CODEMILL: A GRAPHICS-ORIENTED
INSTRUCTION SET ARCHITECTURE
AND VISUAL COMPUTER ARCHITECTURE
One of the challenges of teaching
computer architecture courses is to illustrate the operations in lower layers of
computers dynamically. Microarchitecture simulation tools are useful for
generating statistical information and validating architectural innovations but
they are not suitable for teaching computer architecture in a classroom setting.
An alternative, widely-used, approach is to employ microarchitecture design and
simulation projects as a vehicle to involve students in the process of
architecting a contemporary computer in a simulated environment if not one in
silicon. One problem with this approach is that such simulation projects are
typically written in programming languages such as Pascal, C and C++ that do not
readily support graphics operations in their native syntax. One can only
visualize so much with line-oriented commands such as "printf" and "writeln". To
be sure, Java and other visual programming languages have provided some relief
in this regard, but the price is that students have to conquer yet another
high-level programming language to learn computer architecture.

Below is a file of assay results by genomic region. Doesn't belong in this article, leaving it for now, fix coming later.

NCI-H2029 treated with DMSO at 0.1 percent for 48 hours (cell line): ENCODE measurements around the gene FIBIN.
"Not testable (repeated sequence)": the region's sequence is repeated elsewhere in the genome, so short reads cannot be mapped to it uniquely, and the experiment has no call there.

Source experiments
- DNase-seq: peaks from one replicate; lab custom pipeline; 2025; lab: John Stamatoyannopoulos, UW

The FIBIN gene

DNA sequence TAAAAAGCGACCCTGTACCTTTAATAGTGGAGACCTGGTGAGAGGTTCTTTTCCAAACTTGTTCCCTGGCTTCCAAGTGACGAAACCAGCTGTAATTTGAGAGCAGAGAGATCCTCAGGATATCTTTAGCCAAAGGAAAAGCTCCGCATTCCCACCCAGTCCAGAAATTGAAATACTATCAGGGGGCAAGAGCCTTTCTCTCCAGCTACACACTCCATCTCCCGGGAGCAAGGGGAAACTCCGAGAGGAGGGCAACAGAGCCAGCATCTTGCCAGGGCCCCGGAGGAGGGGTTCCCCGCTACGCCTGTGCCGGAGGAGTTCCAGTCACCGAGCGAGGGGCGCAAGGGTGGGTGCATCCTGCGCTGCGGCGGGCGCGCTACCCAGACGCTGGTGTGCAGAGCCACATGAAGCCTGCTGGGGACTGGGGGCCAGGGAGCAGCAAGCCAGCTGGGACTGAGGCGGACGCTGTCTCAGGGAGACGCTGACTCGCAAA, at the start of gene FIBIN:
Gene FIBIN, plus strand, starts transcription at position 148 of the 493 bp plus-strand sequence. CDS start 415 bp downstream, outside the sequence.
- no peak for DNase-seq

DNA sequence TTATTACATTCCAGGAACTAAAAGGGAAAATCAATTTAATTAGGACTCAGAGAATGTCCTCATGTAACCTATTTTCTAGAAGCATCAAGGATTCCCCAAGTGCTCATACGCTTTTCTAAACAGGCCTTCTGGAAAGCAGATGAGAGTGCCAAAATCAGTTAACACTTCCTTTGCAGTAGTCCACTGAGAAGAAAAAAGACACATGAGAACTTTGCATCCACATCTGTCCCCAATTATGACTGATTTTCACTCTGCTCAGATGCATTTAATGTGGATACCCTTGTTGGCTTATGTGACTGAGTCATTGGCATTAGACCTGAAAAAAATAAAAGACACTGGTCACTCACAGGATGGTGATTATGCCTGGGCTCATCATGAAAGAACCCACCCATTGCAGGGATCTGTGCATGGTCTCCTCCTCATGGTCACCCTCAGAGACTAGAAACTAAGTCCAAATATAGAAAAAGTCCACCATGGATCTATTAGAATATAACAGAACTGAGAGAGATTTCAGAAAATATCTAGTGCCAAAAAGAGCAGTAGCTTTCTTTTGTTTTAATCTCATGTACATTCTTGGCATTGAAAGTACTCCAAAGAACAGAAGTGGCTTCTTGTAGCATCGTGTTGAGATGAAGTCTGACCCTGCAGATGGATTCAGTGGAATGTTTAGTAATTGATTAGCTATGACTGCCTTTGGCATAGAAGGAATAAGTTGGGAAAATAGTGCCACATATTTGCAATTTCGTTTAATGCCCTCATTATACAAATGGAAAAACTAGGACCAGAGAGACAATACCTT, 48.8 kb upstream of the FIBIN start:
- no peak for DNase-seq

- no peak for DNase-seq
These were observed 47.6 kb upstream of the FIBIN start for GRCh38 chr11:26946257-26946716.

In this talk, I will present an instruction set architecture with native graphics instructions and illustrate how it can be used to teach machine-level concepts effectively with the help of assembly language programs. This architecture, called CodeMill, was conceived at the University of Maryland when I was asked to teach a computer organization course in 1995. Since then, it has gone from an idea on a piece of paper to thousands of lines of C code, and it is still growing at a healthy pace. The talk will also provide a roadmap for future versions of CodeMill. In particular, I will discuss how CodeMill might be extended into a comprehensive learning system to help teach core computer architecture concepts with hands-on tools.
DATE: November 27, 2002, Wednesday @ 13:40